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Montana's top political watchdog calls for officials to combat election misinformation

Corin Cates-Carney
Montana Public Radio
Commissioner of Political Practices Jeff Mangan

Montana’s top political watchdog made an impassioned plea this week for state officials to combat election misinformation.

Commissioner of Political Practices Jeff Mangan's comments come with less than two weeks until the June primary election.

Mangan was giving state lawmakers on the State Administration and Veterans' Affairs Interim Committee a general update on his office’s work when he turned to the issue of misinformation and hostility brewing around election integrity.

“It’s damned important," he said. "We’re losing election officials, we’re losing our volunteers, we’re losing our election judges because of misinformation.”

Mangan’s nonpartisan office is charged with ensuring integrity and transparency in state politics. He said he’s hearing from election administrators around Montana who have been threatened, who are adding extra security to polling places and who are worried election workers will quit due to safety concerns.

Mangan called on Montana Secretary of State Christi Jacobsen to do more to combat misinformation surrounding election security.

“We should be shouting it from the rooftops. You should be telling your election officials, ‘They’re doing a good job, I believe in our election processes,'" Mangan said. "The Secretary of State’s office should be telling people they are confident in our election processes every day.”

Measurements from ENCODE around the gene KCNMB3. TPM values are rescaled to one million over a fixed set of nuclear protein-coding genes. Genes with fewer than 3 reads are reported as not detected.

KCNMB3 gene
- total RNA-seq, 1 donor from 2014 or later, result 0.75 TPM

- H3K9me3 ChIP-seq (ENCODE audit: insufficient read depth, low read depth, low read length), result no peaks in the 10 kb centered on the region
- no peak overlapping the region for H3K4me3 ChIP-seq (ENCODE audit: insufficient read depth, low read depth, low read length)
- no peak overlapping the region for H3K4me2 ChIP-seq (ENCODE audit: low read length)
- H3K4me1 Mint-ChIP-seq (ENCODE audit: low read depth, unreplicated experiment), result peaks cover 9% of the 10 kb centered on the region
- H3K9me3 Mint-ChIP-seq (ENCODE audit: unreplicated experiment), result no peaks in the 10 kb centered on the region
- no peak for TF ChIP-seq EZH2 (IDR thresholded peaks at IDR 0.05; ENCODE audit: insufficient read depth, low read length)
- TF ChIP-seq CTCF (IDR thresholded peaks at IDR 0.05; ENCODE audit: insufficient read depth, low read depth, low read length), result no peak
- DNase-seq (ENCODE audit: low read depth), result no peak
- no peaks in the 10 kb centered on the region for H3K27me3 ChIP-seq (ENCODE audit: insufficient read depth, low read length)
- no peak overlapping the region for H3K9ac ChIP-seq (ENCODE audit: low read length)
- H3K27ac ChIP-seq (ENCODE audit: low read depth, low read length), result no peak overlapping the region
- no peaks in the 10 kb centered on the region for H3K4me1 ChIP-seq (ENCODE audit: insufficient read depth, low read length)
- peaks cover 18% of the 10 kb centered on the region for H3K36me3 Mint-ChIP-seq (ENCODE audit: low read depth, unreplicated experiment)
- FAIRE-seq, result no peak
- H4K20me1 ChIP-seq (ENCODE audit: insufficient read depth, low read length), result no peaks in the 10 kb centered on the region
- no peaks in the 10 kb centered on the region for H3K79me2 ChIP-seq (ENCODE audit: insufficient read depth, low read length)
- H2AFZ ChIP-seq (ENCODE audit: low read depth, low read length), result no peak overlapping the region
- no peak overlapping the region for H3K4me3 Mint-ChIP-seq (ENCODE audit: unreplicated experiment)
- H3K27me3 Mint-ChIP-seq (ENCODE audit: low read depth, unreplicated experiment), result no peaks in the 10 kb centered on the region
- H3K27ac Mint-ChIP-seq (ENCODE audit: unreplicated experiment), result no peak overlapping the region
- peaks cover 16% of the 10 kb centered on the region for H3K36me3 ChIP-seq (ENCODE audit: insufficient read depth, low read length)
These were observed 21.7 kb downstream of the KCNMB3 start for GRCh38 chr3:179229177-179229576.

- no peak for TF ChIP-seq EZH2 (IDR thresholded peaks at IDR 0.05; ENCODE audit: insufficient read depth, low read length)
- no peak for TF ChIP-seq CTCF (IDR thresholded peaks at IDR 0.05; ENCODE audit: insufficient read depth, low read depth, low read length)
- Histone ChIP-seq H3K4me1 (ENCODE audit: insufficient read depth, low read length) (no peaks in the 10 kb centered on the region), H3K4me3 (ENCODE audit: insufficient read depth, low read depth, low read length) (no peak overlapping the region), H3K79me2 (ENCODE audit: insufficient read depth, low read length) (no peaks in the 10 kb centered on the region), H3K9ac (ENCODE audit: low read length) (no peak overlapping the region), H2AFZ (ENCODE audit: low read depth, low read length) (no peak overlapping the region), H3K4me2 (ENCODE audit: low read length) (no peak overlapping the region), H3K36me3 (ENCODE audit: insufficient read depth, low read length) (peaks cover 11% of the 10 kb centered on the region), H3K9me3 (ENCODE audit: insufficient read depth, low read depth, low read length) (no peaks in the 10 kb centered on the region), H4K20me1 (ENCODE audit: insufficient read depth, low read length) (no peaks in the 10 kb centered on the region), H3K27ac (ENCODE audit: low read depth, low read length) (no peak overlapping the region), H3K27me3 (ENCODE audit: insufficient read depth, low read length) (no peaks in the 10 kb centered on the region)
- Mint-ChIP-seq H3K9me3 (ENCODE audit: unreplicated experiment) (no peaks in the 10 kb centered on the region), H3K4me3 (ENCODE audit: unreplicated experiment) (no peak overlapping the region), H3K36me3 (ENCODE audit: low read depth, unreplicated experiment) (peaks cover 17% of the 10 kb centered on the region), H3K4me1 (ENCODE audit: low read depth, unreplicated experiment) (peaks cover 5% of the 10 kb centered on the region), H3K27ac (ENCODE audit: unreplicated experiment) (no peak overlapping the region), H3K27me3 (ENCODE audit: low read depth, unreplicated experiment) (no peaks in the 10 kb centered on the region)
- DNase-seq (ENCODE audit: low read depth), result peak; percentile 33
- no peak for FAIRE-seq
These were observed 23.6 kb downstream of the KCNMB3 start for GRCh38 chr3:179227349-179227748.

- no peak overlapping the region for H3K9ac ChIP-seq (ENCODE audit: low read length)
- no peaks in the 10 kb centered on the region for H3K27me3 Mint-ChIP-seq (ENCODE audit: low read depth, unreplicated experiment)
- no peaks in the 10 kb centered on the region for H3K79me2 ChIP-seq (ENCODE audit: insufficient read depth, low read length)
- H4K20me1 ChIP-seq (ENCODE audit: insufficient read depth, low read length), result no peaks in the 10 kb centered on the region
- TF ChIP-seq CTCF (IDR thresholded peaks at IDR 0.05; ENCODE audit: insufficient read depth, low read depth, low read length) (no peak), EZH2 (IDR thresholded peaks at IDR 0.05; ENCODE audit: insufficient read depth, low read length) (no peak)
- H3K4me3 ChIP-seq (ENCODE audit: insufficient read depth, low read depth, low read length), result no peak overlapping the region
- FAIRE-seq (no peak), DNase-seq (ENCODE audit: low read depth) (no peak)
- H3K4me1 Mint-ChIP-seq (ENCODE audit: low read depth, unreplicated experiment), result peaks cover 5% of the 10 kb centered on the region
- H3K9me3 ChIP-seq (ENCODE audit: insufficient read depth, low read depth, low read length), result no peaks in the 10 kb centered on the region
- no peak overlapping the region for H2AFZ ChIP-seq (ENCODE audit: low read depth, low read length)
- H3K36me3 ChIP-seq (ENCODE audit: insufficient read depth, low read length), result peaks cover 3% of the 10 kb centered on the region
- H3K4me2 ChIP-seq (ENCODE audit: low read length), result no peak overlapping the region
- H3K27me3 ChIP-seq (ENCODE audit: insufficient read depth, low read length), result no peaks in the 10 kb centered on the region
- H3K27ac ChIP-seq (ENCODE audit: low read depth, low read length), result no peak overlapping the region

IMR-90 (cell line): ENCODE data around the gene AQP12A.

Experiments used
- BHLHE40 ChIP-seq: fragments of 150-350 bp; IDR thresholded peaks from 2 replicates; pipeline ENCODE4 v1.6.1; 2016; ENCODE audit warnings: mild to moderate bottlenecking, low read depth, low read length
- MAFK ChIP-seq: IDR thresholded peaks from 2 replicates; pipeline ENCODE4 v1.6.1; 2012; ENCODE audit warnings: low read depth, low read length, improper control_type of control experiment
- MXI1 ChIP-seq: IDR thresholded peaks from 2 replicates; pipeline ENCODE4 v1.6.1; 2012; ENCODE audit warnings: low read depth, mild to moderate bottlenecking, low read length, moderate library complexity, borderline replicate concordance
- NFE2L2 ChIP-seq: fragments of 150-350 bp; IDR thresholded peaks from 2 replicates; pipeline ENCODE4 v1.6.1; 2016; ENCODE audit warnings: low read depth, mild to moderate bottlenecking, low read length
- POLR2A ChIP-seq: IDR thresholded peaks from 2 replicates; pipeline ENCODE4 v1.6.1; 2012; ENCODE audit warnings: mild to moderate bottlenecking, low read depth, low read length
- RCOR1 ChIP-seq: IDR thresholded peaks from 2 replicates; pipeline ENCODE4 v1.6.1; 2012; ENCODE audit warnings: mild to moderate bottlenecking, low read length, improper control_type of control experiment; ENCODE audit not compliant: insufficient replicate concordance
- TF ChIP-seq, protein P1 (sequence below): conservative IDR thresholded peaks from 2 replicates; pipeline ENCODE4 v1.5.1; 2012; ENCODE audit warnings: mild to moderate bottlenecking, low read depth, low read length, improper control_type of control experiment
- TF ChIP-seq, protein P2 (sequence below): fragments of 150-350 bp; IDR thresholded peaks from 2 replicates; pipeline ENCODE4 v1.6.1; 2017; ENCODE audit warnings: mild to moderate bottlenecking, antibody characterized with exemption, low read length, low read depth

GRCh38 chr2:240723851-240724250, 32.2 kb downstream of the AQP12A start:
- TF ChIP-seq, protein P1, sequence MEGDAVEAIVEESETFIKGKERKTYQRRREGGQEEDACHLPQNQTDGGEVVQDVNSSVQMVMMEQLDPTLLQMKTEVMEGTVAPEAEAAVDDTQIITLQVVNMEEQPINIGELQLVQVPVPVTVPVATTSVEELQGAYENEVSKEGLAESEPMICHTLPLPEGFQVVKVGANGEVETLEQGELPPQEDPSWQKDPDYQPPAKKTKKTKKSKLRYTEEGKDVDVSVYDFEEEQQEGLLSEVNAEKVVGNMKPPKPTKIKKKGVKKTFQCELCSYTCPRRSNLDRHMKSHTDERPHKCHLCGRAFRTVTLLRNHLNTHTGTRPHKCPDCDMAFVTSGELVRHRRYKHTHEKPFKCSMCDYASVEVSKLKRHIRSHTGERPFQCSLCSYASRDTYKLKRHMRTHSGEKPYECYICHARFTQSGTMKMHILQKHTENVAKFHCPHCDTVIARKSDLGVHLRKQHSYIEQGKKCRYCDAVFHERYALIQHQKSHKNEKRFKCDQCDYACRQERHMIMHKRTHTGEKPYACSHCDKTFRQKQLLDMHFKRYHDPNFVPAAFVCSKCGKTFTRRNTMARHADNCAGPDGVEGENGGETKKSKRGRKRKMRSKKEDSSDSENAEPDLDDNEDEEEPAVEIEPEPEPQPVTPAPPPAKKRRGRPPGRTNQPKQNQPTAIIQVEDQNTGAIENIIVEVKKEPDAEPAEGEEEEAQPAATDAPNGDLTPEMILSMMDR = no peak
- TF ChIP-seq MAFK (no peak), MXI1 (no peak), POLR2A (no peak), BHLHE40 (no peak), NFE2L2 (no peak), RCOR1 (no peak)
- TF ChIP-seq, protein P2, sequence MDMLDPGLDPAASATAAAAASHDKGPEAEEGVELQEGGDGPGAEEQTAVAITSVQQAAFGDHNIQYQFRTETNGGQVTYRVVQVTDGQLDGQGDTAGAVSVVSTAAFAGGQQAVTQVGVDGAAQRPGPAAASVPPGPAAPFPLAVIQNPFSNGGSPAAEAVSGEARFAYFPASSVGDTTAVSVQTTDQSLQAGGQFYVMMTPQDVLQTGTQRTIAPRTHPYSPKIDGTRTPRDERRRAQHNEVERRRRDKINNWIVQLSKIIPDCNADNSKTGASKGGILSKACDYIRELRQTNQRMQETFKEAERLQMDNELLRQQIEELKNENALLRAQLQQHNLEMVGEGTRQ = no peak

In response to a request for comment by MTPR, Montana Secretary of State's office spokesperson Richie Melby wrote that “State and local election officials are the trusted source of election information in Montana.” He said any election official threatened while doing their job should contact law enforcement.

Mangan said his office is working with election administrators, the Montana Association of Counties and the Montana Sheriffs and Peace Officers Association to ensure safety on the days leading up to and following Election Day.

He said this is the first time in his five-year tenure that he’s done this kind of work.

Courts and elections experts, including Montana’s former Secretary of State Corey Stapleton, concluded that the 2020 election was safe and that claims of widespread fraud in the results are baseless. However, conspiracy theories claiming the 2020 election was rigged are still being pushed on social media, including by some Republican state lawmakers and candidates for office.

Copyright 2022 Montana Public Radio. To see more, visit Montana Public Radio.

Shaylee is a UM Journalism School student. She reports and helps produce Montana Evening News on MTPR.